| Environmental Columns

Info line for horticultural issues

Do you have problems with harmful species, such as insect pests, unwanted animals, and invasive plants?

A phone line service is available from June to August to answer your questions about various horticultural issues.

The solutions offered will respect the environment, wildlife, and plant life.

The info line for horticultural issues can give you advice about the best practices regarding:

  • harmful species, such as carpenter ants, white grubs, chinch bugs, ticks, sand wasps, and slugs;
  • invasive exotic species such as Japanese beetles, buckthorn, Japanese knotweed, giant hogweed, and Asian lady beetles;
  • unwanted plant species such as poison ivy and ragweed;
  • small animals, such as skunks and groundhogs.

Carpenter ants

During the summer, carpenter ants venture outside to reproduce and discover new sites. To limit their spread, get rid of any rotten or infested wood near your home.

Japanese beetles

Japanese beetles can eat the leaves of over 250 plant species. To get rid of these beetles, drop them into soapy water. You can also attract birds, which prey on these insects, by installing bird feeders.


This weed is easy to recognize with its fern-like foliage that resembles carrot leaves. Pull your ragweed as soon as it appears by pulling near the base of the plant to uproot it. This will prevent it from flowering and producing pollen, which causes allergies in a large part of the population.

Asian lady beetles

Asian lady beetles are efficient predators of aphids and small insects that attack plants. However, this species from Korea, China, and Japan has not adapted to winters in Quebec and seeks shelter in the fall. Seal openings and cracks in the exterior cladding of your home and around doors and windows. If Asian lady beetles have already made their way inside, catch them with a vacuum cleaner and place the bag in the freezer for a few hours before throwing the bag out.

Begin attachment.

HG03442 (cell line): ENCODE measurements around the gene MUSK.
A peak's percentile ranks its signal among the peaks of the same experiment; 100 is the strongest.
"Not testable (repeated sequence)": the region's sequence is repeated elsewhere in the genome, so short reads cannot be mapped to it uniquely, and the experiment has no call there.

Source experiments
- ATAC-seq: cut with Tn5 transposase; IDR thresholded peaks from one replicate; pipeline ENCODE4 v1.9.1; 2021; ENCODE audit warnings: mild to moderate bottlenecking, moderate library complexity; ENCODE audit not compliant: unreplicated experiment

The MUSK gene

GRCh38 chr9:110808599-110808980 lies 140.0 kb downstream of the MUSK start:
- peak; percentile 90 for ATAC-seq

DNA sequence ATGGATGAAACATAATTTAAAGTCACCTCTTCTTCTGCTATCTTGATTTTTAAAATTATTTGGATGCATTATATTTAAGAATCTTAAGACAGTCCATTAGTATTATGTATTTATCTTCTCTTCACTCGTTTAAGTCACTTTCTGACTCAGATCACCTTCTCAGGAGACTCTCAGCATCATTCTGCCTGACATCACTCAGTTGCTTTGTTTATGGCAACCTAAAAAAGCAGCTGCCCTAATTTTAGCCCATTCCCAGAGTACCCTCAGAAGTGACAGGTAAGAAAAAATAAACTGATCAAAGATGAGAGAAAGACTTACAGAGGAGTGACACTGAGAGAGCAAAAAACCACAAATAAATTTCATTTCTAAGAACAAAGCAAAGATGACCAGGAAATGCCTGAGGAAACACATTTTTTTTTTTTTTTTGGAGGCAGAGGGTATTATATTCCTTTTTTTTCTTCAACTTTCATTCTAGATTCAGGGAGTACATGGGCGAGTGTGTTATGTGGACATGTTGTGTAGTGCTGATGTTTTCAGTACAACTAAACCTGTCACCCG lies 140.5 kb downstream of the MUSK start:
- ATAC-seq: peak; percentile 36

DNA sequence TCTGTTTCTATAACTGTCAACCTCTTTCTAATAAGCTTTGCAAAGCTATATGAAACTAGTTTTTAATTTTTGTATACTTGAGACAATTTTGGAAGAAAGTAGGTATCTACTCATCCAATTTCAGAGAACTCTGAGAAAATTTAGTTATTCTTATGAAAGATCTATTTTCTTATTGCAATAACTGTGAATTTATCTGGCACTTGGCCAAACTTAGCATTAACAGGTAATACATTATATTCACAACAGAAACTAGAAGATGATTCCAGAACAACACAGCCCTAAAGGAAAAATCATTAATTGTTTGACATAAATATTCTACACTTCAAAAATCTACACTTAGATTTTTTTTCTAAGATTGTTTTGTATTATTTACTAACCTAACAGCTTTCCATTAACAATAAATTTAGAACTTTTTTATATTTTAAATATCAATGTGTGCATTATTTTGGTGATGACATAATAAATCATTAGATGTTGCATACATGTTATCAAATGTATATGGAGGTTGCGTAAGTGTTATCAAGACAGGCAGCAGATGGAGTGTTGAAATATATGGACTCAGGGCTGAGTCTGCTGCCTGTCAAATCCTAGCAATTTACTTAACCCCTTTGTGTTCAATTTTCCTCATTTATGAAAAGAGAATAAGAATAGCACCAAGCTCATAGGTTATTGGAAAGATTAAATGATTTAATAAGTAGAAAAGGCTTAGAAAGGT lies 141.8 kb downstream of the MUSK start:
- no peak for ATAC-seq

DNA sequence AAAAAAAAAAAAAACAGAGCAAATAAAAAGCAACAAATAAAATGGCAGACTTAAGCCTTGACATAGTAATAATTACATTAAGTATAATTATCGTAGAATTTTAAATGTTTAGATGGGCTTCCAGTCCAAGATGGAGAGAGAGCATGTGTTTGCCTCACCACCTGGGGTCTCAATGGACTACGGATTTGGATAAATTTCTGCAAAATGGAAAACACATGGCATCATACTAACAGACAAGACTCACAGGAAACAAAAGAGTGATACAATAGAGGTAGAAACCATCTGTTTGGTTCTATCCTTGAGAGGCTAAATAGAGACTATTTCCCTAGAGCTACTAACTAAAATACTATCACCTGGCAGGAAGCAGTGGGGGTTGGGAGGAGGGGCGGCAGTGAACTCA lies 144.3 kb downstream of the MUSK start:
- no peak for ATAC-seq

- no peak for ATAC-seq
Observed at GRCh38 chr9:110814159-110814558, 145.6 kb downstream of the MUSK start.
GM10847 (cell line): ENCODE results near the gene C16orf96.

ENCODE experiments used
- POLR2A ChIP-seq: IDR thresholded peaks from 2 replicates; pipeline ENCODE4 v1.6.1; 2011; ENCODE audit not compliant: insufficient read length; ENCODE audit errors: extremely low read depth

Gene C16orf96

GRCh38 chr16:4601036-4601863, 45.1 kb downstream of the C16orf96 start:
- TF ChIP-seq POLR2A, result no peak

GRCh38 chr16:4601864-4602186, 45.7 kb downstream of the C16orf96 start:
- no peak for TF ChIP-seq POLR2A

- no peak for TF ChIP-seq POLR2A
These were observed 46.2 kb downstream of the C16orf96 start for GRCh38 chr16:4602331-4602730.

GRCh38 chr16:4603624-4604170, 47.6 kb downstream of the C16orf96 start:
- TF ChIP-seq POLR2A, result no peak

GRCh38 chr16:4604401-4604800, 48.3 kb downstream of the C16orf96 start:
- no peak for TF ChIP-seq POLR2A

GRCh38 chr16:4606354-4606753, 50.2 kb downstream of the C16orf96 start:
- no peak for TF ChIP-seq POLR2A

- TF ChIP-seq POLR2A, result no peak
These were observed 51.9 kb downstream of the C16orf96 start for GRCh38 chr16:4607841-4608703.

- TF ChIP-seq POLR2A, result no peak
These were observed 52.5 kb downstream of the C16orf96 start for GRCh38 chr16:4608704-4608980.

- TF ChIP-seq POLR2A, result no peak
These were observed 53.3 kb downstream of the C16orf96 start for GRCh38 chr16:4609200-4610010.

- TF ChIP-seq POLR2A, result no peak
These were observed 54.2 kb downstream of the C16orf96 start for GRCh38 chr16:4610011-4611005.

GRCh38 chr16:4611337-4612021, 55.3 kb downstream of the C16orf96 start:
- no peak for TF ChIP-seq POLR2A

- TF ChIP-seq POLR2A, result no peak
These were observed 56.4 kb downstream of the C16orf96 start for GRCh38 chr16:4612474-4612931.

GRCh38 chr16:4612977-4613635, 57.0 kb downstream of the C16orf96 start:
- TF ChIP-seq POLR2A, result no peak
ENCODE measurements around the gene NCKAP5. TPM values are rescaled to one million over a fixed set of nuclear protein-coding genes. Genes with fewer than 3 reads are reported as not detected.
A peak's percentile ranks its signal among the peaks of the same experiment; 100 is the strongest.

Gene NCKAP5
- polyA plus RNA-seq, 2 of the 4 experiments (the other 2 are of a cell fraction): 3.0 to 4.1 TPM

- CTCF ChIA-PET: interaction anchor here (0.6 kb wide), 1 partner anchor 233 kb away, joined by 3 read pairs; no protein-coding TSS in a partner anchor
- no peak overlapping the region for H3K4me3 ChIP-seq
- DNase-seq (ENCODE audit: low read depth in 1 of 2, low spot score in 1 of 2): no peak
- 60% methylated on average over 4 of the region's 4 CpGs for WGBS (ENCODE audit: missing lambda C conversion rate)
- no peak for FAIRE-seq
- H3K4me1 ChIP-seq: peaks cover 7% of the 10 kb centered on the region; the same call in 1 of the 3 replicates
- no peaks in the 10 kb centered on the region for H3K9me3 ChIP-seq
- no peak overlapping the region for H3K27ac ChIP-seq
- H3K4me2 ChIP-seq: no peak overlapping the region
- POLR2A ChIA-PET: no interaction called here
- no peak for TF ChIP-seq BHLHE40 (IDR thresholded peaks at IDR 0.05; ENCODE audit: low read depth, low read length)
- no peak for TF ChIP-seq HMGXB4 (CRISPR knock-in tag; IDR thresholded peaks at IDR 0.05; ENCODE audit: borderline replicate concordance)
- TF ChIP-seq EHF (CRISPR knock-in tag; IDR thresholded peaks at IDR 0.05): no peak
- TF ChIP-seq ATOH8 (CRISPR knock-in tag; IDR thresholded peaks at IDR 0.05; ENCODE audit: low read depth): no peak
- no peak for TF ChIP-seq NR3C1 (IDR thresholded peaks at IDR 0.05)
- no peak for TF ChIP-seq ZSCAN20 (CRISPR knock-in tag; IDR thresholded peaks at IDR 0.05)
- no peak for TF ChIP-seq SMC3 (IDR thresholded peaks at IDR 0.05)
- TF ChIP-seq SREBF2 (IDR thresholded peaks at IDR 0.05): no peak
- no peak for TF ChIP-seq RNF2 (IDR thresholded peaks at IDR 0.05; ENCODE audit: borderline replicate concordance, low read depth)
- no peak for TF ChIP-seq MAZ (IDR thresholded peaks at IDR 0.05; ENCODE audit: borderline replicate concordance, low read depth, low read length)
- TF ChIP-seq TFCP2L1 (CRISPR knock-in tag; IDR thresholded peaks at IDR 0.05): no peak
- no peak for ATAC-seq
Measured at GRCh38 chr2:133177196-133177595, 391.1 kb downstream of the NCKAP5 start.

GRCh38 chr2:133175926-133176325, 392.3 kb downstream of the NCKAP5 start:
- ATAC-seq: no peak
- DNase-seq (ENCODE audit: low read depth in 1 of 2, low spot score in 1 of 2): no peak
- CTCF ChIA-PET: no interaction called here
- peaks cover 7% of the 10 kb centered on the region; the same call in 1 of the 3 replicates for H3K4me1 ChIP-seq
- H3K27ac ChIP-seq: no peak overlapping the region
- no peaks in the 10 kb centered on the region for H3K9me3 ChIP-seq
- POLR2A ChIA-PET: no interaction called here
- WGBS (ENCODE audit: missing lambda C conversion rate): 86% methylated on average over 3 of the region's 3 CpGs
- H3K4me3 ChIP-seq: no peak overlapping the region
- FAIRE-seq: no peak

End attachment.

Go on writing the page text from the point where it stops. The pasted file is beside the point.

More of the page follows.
Poison ivy

This woody plant comes in a variety of forms: shrubs, trailing vines, and climbing vines. Its glossy leaves are always made up of three leaflets (small leaves) that can cause a painful allergic reaction. The leaves are reddish in the spring, dark green in the summer, and colourful in the fall (yellow, orange, and red). Dead plants can also cause allergic reactions. If you think you have poison ivy, contact us.


Groundhogs are rodents that love to feast on your vegetable garden or the trunk of some trees. Despite the trouble it can cause, the groundhog is a legally protected species. To get groundhogs away from your property, sprinkle your plants with pepper or cayenne pepper and repeat after every downpour. If a groundhog has settled under your balcony, you can pour water into its burrow to chase it away, without flooding the burrow. You must then block the entrance with a wire mesh buried 30 centimetres underground.


Call 514-630-1230 or write to tp@pointe-claire.ca starting on June 1 to get answers to your questions.